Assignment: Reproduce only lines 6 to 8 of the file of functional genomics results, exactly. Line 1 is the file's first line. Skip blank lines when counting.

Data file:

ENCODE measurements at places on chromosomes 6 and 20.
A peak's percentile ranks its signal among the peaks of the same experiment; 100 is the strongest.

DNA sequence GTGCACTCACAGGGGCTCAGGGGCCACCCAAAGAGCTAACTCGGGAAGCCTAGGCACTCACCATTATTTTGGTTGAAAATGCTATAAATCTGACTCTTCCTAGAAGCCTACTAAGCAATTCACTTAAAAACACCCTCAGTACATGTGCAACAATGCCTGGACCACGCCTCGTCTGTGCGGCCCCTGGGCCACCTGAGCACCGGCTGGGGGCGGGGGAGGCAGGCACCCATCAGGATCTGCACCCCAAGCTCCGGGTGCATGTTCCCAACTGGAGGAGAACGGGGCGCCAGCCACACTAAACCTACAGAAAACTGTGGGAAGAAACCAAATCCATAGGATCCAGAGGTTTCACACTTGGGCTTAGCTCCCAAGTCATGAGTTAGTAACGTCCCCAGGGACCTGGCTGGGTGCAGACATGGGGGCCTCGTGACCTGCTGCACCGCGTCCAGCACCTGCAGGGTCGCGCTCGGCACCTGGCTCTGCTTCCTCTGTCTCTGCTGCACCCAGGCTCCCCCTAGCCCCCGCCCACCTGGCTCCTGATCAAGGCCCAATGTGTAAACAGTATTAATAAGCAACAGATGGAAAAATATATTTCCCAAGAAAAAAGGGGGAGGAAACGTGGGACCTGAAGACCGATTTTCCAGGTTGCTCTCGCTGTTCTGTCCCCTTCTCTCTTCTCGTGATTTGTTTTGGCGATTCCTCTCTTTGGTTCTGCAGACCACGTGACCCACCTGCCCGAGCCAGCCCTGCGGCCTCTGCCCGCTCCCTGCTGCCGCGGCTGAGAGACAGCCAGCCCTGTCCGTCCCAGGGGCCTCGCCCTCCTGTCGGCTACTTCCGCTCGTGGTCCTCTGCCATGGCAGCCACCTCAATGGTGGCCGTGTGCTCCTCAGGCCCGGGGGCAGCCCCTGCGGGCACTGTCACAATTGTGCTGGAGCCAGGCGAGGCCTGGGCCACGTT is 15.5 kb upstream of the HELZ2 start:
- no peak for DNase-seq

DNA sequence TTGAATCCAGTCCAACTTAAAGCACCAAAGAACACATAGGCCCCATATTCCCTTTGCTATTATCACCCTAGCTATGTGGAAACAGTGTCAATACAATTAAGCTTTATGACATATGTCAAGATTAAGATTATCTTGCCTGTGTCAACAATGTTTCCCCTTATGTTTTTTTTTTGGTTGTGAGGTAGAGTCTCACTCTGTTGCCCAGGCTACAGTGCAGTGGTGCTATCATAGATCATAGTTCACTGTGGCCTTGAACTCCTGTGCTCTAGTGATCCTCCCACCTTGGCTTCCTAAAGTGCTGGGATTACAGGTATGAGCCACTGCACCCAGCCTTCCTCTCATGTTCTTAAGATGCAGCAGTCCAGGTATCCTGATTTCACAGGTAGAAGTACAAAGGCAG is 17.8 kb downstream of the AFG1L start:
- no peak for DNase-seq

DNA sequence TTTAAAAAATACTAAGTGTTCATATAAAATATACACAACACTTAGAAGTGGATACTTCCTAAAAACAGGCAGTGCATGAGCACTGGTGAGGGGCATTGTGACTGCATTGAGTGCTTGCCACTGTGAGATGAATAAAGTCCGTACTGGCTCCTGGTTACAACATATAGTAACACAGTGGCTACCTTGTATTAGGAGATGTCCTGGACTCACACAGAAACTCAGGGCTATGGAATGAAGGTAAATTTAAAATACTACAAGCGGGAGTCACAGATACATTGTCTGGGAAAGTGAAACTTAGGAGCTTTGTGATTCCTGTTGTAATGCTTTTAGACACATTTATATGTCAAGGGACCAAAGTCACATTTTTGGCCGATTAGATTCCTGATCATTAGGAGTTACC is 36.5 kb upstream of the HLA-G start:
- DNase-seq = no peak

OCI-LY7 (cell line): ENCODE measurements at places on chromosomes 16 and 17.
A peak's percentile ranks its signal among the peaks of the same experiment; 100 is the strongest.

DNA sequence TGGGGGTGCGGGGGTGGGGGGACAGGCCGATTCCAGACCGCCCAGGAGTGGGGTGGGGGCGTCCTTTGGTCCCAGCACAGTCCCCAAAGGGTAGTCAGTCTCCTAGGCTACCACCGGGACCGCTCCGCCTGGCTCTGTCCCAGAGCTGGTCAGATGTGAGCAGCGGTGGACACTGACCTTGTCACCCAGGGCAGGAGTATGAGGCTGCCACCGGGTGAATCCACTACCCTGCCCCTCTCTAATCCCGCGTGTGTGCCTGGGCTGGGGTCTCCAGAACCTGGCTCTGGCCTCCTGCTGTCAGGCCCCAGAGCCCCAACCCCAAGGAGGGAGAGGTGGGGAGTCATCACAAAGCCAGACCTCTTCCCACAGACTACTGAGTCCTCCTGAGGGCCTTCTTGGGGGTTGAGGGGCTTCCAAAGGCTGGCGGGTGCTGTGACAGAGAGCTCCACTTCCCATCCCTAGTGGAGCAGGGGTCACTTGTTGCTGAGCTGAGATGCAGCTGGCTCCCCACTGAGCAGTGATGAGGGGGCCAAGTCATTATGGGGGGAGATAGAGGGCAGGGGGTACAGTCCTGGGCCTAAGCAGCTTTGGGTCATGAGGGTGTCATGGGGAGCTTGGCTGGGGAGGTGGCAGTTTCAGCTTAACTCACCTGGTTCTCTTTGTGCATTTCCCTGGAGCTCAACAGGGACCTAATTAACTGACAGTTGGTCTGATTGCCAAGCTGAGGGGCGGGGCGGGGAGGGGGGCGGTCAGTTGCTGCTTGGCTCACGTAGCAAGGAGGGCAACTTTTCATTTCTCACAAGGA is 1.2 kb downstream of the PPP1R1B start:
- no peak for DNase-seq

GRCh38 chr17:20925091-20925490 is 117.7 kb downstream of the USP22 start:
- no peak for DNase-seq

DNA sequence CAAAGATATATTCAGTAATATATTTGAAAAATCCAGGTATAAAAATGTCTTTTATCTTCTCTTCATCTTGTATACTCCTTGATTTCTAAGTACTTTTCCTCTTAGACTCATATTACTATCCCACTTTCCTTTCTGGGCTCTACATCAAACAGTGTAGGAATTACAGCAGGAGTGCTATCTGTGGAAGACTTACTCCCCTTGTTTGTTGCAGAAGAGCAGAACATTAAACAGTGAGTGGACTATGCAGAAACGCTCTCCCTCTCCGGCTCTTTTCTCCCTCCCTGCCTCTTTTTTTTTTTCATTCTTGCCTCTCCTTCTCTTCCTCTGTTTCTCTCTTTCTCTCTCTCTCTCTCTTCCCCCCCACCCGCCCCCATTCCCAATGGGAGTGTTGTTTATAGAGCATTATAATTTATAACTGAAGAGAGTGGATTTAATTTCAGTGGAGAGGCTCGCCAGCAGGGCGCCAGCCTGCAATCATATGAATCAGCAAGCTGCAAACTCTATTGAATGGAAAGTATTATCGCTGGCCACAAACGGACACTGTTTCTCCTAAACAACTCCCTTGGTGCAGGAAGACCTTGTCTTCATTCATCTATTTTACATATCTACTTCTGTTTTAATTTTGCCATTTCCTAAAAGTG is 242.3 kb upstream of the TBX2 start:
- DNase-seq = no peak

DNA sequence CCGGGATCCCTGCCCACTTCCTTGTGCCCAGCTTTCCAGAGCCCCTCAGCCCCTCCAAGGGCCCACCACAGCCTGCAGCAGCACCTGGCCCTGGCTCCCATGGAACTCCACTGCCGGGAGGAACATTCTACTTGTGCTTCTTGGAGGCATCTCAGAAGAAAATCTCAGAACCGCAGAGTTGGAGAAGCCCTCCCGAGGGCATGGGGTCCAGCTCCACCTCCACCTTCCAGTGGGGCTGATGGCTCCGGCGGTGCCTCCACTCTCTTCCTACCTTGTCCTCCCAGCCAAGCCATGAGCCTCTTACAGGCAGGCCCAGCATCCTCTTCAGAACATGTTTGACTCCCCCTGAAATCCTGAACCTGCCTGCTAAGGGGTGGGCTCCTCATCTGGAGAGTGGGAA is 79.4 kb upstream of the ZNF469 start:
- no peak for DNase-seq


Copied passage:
- no peak for DNase-seq

DNA sequence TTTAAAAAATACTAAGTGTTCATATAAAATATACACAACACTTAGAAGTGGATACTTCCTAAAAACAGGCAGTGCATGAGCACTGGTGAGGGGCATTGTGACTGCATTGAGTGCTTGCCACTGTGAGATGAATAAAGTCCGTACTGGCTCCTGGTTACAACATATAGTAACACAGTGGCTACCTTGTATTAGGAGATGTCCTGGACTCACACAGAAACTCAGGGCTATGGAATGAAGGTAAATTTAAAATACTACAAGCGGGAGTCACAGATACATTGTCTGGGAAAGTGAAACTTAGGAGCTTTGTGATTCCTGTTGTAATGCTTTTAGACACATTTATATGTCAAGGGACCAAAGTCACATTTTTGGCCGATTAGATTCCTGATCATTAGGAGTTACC is 36.5 kb upstream of the HLA-G start:
- DNase-seq = no peak